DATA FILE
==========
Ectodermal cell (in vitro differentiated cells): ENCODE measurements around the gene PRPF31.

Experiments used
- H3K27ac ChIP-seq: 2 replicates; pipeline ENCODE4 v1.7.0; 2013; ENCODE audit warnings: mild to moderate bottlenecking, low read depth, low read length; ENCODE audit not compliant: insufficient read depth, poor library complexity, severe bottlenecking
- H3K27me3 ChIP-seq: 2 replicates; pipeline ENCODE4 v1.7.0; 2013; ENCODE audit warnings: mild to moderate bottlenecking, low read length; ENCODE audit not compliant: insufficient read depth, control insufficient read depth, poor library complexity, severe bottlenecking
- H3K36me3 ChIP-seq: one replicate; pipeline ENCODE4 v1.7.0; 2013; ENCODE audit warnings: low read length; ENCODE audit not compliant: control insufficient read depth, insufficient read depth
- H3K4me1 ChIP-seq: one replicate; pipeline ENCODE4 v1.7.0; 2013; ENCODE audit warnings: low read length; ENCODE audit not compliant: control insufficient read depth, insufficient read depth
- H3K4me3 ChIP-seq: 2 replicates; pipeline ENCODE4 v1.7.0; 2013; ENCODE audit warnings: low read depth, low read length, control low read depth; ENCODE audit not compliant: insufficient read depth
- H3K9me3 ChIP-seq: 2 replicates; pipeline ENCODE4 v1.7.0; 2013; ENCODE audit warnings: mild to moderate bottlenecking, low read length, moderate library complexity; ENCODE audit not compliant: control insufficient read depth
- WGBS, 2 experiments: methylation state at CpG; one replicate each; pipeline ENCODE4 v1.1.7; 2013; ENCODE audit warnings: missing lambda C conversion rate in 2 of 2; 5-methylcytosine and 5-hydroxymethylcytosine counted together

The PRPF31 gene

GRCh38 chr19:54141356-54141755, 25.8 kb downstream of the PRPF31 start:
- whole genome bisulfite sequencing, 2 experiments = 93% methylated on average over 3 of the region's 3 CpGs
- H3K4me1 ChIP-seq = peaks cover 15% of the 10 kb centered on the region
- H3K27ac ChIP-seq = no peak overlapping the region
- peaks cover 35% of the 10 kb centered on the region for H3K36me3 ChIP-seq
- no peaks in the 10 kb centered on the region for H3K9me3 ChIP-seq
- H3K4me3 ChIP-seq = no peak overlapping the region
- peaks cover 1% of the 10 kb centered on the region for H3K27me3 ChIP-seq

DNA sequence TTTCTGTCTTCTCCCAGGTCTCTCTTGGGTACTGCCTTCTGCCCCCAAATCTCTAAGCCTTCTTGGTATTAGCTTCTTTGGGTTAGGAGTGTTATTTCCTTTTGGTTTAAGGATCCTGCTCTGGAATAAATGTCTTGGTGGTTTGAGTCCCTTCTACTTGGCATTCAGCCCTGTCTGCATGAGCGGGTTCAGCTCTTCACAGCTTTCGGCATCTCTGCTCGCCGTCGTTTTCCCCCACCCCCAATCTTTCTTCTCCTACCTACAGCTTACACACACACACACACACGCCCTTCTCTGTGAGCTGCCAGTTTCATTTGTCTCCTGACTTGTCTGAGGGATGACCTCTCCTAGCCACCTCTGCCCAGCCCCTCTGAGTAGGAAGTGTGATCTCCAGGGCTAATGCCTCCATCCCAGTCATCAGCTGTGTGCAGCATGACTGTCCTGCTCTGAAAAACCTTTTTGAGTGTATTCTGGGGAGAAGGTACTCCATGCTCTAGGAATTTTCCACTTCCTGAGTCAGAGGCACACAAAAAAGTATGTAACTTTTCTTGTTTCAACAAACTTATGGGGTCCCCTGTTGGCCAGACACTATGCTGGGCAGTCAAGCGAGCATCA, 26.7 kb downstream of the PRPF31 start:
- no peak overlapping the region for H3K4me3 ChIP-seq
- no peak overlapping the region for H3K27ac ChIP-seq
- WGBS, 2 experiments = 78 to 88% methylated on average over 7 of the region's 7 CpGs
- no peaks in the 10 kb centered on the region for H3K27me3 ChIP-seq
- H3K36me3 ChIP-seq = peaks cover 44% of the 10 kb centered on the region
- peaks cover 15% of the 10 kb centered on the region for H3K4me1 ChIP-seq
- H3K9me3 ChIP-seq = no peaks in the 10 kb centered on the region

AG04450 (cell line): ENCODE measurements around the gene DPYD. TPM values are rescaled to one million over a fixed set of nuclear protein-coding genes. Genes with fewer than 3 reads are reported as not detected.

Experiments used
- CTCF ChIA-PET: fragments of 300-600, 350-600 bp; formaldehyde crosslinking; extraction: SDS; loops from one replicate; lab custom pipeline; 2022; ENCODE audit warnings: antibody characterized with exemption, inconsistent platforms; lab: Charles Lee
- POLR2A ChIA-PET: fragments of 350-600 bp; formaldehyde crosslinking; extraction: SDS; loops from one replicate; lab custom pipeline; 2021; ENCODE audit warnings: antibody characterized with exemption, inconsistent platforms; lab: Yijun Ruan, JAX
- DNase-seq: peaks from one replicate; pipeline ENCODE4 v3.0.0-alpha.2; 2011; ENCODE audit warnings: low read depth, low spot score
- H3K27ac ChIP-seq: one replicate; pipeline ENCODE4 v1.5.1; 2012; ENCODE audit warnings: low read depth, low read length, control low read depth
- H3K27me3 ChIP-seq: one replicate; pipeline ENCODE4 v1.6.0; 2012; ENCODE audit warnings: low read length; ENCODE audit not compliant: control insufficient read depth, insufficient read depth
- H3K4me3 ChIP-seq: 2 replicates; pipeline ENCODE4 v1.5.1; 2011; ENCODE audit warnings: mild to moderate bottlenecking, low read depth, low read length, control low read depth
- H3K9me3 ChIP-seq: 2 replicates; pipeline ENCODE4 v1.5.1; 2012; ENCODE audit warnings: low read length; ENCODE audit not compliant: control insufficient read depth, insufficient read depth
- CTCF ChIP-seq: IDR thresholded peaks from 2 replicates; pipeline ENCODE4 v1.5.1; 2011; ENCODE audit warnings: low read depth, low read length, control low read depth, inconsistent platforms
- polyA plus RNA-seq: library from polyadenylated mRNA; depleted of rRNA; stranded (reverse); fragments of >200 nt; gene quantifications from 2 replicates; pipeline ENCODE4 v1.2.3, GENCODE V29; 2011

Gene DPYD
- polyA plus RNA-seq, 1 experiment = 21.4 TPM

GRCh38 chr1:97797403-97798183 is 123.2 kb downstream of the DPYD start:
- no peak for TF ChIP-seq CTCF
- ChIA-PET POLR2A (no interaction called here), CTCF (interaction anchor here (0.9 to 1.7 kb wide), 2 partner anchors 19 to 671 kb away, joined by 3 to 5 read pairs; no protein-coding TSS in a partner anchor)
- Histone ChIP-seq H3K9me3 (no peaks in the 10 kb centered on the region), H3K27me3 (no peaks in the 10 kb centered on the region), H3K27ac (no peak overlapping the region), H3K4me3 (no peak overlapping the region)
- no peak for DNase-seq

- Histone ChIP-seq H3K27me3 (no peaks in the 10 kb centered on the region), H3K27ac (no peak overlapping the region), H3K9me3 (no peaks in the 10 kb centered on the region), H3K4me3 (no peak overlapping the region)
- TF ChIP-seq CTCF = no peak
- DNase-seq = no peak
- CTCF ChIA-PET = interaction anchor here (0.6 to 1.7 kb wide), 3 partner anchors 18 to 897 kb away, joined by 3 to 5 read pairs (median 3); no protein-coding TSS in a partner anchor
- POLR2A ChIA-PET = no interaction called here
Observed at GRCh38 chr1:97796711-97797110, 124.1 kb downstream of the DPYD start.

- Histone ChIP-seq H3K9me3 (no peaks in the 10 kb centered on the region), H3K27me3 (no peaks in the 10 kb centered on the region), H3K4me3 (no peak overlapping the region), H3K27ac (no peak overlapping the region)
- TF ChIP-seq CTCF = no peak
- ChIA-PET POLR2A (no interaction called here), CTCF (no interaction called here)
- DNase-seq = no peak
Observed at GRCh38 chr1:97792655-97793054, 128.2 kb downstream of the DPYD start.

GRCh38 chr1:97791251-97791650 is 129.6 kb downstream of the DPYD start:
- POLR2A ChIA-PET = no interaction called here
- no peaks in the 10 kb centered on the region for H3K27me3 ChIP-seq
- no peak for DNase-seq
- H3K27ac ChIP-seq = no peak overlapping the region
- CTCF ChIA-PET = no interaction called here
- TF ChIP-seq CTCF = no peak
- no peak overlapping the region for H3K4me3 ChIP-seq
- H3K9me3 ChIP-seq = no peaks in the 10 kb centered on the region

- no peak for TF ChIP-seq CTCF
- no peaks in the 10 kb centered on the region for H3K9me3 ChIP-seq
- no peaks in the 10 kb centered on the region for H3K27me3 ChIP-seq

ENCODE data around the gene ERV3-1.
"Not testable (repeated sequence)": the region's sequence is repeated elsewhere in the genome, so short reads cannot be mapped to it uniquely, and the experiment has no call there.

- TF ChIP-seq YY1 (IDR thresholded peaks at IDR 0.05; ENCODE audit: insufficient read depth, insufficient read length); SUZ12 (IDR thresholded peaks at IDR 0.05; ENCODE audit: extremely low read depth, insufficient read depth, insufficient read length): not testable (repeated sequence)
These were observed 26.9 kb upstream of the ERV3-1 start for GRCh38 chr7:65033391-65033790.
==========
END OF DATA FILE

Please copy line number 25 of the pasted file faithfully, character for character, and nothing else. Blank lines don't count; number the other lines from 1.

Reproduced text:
- peaks cover 15% of the 10 kb centered on the region for H3K4me1 ChIP-seq